A mother from Texas has taken to Facebook to educate other parents about what food allergy reactions really look like. A mild reaction to cashews quickly turned into a frightening experience for Julie Ferrier Berghaus, as her daughter went into anaphylaxis at a controlled allergy testing.
Berghaus took her three-year-old, Maren, to an allergist for an oral challenge to tree nuts, to confirm whether she was allergic. The doctor had only given Maren a tenth of a cashew when she started to react.
Berghaus said she had expected to see her daughter choking and grabbing at her chest and neck area. She also assumed the entire ordeal would be obvious and dramatic, but instead it manifested rather silently and quickly. “It looked nothing like I expected it to look,” the concerned mom wrote in a Facebook post that has since gone viral. “I hope I can educate some people on what anaphylaxis could look like, so they don’t wait to give an epi.” (Epinephrine is the medication given to stop an allergic reaction. In Canada, the brand name is EpiPen.)
First, Maren’s ears started getting itchy. Then she got a bellyache and began to itch all over. At this point, the doctors administered a shot of epinephrine. But she still seemed fine to her mom—she was still playing, and she didn’t have more severe symptoms like vomiting or laboured breathing.
Your guide to life after a food allergy diagnosisFrom there, however, the reaction quickly escalated. Maren’s body broke out in hives. The allergist gave her a shot prednisone, but five minutes later, Maren started coughing. When a nurse listened to her chest she found that the preschooler was having difficulty breathing. It was then that Maren blacked out. Doctors promptly gave her another shot of epinephrine as well as albuterol and a steroid. Maren had to be monitored for several hours after, but in the end she was OK.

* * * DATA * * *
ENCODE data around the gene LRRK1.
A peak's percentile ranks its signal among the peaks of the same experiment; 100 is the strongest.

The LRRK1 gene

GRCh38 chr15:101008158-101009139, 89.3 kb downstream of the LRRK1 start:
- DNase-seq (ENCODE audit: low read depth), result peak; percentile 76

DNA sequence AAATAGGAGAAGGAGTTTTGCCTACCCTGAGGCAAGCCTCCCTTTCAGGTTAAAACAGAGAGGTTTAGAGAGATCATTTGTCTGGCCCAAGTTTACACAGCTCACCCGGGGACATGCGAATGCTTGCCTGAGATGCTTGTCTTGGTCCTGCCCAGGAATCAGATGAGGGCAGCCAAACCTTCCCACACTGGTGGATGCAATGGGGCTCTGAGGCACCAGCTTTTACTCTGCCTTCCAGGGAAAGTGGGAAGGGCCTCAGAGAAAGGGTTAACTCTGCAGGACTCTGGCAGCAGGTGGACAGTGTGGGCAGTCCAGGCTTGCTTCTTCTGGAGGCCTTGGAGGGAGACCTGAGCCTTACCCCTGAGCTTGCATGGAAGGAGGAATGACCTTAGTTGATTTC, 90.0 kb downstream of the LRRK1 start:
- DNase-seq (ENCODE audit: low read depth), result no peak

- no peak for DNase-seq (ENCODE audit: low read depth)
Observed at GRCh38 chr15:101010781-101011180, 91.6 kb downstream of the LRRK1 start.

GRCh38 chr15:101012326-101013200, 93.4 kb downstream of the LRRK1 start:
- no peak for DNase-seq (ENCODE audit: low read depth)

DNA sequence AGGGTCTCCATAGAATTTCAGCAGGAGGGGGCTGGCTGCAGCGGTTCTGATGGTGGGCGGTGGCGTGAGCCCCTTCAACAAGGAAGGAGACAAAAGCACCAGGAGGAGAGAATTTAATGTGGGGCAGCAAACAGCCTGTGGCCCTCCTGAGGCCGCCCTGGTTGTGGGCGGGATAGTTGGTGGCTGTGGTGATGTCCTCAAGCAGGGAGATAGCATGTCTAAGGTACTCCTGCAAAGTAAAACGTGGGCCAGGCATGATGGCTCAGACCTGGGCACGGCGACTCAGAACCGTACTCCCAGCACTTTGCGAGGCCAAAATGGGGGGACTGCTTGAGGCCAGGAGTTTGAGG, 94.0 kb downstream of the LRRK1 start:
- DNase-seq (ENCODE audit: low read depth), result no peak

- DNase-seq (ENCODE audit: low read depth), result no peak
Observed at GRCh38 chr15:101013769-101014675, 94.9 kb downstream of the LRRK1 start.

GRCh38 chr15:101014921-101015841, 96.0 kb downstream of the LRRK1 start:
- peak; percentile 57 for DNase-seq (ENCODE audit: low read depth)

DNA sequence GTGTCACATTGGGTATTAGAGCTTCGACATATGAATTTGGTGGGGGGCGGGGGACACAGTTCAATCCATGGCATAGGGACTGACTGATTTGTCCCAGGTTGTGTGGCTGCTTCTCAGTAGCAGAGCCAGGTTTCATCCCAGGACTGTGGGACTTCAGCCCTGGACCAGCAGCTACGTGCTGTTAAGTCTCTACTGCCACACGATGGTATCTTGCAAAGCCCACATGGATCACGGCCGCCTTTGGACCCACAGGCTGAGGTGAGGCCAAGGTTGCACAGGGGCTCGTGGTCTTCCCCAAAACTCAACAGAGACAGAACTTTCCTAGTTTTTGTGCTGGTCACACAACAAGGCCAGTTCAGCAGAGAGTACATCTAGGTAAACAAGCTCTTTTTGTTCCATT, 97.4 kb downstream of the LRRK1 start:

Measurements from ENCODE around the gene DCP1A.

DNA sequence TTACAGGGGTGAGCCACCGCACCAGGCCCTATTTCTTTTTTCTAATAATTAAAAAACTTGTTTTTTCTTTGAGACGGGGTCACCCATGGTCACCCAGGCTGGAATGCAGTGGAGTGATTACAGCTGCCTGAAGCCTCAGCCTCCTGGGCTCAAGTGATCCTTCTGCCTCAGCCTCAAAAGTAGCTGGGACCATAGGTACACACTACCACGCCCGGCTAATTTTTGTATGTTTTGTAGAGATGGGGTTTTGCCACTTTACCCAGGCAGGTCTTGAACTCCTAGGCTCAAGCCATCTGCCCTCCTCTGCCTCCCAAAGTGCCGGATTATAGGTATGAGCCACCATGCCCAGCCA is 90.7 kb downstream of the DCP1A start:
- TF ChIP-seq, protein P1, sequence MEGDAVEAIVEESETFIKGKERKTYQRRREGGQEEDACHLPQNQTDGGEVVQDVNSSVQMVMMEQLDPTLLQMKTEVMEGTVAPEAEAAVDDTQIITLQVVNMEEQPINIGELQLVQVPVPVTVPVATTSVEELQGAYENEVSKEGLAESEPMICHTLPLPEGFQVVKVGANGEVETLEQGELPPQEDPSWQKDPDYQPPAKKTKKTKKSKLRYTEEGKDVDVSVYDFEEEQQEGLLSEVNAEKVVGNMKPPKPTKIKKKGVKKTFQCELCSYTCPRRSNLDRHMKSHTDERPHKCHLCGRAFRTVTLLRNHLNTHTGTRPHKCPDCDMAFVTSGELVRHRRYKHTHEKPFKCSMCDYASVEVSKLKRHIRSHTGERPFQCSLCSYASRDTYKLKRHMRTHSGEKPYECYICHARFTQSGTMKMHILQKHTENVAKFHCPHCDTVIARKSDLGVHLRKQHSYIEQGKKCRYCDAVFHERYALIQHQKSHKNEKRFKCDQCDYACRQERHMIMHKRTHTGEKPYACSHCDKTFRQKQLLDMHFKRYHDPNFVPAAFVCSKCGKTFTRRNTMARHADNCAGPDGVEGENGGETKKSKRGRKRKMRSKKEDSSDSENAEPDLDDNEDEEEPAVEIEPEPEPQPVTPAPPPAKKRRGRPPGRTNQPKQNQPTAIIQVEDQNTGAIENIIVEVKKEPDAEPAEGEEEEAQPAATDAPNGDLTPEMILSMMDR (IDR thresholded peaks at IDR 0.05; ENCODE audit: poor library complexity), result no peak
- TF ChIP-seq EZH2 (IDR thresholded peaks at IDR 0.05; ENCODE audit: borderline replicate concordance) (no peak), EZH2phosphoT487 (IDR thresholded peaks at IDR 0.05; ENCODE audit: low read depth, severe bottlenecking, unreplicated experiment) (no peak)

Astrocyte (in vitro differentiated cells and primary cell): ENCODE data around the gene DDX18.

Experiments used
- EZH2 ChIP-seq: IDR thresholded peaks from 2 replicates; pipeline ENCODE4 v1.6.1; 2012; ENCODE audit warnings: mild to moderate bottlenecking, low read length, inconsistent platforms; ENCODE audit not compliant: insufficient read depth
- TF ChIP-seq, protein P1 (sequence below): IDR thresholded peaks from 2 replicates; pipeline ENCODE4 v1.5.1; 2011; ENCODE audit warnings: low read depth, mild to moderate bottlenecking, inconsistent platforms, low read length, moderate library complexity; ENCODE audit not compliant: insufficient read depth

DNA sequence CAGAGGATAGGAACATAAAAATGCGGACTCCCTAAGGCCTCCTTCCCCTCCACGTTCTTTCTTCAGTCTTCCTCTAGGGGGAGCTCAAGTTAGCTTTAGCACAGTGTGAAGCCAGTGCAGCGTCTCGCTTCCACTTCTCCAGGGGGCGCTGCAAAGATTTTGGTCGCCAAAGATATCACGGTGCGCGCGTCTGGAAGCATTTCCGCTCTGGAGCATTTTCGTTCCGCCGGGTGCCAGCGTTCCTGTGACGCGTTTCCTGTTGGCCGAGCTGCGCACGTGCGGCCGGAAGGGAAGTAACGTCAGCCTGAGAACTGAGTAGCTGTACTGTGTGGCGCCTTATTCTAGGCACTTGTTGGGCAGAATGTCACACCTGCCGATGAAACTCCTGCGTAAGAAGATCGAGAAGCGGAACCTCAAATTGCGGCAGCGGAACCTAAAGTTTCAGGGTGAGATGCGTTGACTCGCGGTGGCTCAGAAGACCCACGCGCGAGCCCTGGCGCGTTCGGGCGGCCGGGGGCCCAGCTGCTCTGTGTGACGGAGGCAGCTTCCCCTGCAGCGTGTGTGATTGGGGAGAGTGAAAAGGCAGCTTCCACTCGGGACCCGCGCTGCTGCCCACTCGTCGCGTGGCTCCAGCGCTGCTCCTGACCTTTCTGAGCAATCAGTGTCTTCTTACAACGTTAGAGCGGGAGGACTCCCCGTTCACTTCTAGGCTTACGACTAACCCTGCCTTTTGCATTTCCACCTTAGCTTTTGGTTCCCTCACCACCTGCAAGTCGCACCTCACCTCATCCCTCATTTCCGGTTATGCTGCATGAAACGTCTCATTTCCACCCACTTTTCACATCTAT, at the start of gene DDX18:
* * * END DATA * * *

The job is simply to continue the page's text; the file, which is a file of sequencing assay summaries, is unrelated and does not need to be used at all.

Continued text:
Vy Kim, a paediatric allergist at SickKids hospital in Toronto, says the symptoms of anaphylaxis are unpredictable. While many kids get hives as a first sign of a reaction, not all do. Other possible symptoms are swelling (of the lips, tongue and throat), stomach complaints and vomiting, and difficulty breathing.
“At the beginning of a food allergy reaction we don’t have good ways of predicting whether this will be a severe reaction, like anaphylaxis, or a milder reaction,” says Kim, who recommends parents administer epinephrine right away if they suspect their child is having a reaction.
“We do know unfortunately that anaphylaxis can happen pretty quickly,” she says. “If the epinephrine is given earlier we end up with better outcomes, compared to a delay in giving epinephrine.”
For parents who are hesitant to give epinephrine (it’s administered by injection) Kim says she often tells them it’s not as scary as it seems. “I think it would be really important to have everyone kind of understand how serious food allergies and anaphylaxis can be,” she said. “And what using and carrying around the epinephrine autoinjector can do to help improve their outcomes.”